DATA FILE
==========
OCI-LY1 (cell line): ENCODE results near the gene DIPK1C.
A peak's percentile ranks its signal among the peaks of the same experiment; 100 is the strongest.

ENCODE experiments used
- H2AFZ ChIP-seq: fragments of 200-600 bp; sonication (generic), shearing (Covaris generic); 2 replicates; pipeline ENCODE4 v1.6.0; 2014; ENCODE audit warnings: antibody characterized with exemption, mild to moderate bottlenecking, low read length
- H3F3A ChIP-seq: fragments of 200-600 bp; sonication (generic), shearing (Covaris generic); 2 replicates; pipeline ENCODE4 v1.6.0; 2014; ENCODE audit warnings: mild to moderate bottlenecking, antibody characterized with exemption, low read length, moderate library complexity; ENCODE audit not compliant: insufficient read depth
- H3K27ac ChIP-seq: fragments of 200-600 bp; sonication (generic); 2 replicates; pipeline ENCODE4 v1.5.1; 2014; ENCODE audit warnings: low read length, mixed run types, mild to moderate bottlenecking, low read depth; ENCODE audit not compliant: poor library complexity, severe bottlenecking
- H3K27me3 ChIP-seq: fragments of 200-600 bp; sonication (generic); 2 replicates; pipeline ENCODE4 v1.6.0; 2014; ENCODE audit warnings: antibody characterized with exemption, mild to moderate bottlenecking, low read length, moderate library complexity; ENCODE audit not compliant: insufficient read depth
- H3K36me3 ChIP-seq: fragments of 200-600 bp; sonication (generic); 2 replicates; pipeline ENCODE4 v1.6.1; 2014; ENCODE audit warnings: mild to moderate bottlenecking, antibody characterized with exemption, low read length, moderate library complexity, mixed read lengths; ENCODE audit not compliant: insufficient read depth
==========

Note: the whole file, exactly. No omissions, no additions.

OCI-LY1 (cell line): ENCODE results near the gene DIPK1C.
A peak's percentile ranks its signal among the peaks of the same experiment; 100 is the strongest.

ENCODE experiments used
- H2AFZ ChIP-seq: fragments of 200-600 bp; sonication (generic), shearing (Covaris generic); 2 replicates; pipeline ENCODE4 v1.6.0; 2014; ENCODE audit warnings: antibody characterized with exemption, mild to moderate bottlenecking, low read length
- H3F3A ChIP-seq: fragments of 200-600 bp; sonication (generic), shearing (Covaris generic); 2 replicates; pipeline ENCODE4 v1.6.0; 2014; ENCODE audit warnings: mild to moderate bottlenecking, antibody characterized with exemption, low read length, moderate library complexity; ENCODE audit not compliant: insufficient read depth
- H3K27ac ChIP-seq: fragments of 200-600 bp; sonication (generic); 2 replicates; pipeline ENCODE4 v1.5.1; 2014; ENCODE audit warnings: low read length, mixed run types, mild to moderate bottlenecking, low read depth; ENCODE audit not compliant: poor library complexity, severe bottlenecking
- H3K27me3 ChIP-seq: fragments of 200-600 bp; sonication (generic); 2 replicates; pipeline ENCODE4 v1.6.0; 2014; ENCODE audit warnings: antibody characterized with exemption, mild to moderate bottlenecking, low read length, moderate library complexity; ENCODE audit not compliant: insufficient read depth
- H3K36me3 ChIP-seq: fragments of 200-600 bp; sonication (generic); 2 replicates; pipeline ENCODE4 v1.6.1; 2014; ENCODE audit warnings: mild to moderate bottlenecking, antibody characterized with exemption, low read length, moderate library complexity, mixed read lengths; ENCODE audit not compliant: insufficient read depth